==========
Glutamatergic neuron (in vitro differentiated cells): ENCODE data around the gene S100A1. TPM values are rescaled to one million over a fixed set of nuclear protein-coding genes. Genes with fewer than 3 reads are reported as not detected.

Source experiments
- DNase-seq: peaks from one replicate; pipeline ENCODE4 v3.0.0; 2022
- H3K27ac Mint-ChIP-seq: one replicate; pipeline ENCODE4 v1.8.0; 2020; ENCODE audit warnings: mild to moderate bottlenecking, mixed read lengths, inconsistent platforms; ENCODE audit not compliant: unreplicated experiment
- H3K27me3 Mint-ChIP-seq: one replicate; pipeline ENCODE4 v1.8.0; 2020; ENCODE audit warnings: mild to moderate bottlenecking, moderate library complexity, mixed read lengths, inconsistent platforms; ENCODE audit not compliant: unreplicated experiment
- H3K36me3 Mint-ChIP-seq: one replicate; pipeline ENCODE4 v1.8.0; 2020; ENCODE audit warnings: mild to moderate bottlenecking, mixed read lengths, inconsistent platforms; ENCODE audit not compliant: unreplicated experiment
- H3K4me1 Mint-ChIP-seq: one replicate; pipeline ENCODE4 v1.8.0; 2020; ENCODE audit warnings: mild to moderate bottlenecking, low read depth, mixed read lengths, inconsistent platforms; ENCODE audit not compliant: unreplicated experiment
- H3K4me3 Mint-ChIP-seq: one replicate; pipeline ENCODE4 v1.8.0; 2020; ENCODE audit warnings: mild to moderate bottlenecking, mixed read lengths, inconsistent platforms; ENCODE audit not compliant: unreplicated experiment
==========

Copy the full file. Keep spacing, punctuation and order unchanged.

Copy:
Glutamatergic neuron (in vitro differentiated cells): ENCODE data around the gene S100A1. TPM values are rescaled to one million over a fixed set of nuclear protein-coding genes. Genes with fewer than 3 reads are reported as not detected.

Source experiments
- DNase-seq: peaks from one replicate; pipeline ENCODE4 v3.0.0; 2022
- H3K27ac Mint-ChIP-seq: one replicate; pipeline ENCODE4 v1.8.0; 2020; ENCODE audit warnings: mild to moderate bottlenecking, mixed read lengths, inconsistent platforms; ENCODE audit not compliant: unreplicated experiment
- H3K27me3 Mint-ChIP-seq: one replicate; pipeline ENCODE4 v1.8.0; 2020; ENCODE audit warnings: mild to moderate bottlenecking, moderate library complexity, mixed read lengths, inconsistent platforms; ENCODE audit not compliant: unreplicated experiment
- H3K36me3 Mint-ChIP-seq: one replicate; pipeline ENCODE4 v1.8.0; 2020; ENCODE audit warnings: mild to moderate bottlenecking, mixed read lengths, inconsistent platforms; ENCODE audit not compliant: unreplicated experiment
- H3K4me1 Mint-ChIP-seq: one replicate; pipeline ENCODE4 v1.8.0; 2020; ENCODE audit warnings: mild to moderate bottlenecking, low read depth, mixed read lengths, inconsistent platforms; ENCODE audit not compliant: unreplicated experiment
- H3K4me3 Mint-ChIP-seq: one replicate; pipeline ENCODE4 v1.8.0; 2020; ENCODE audit warnings: mild to moderate bottlenecking, mixed read lengths, inconsistent platforms; ENCODE audit not compliant: unreplicated experiment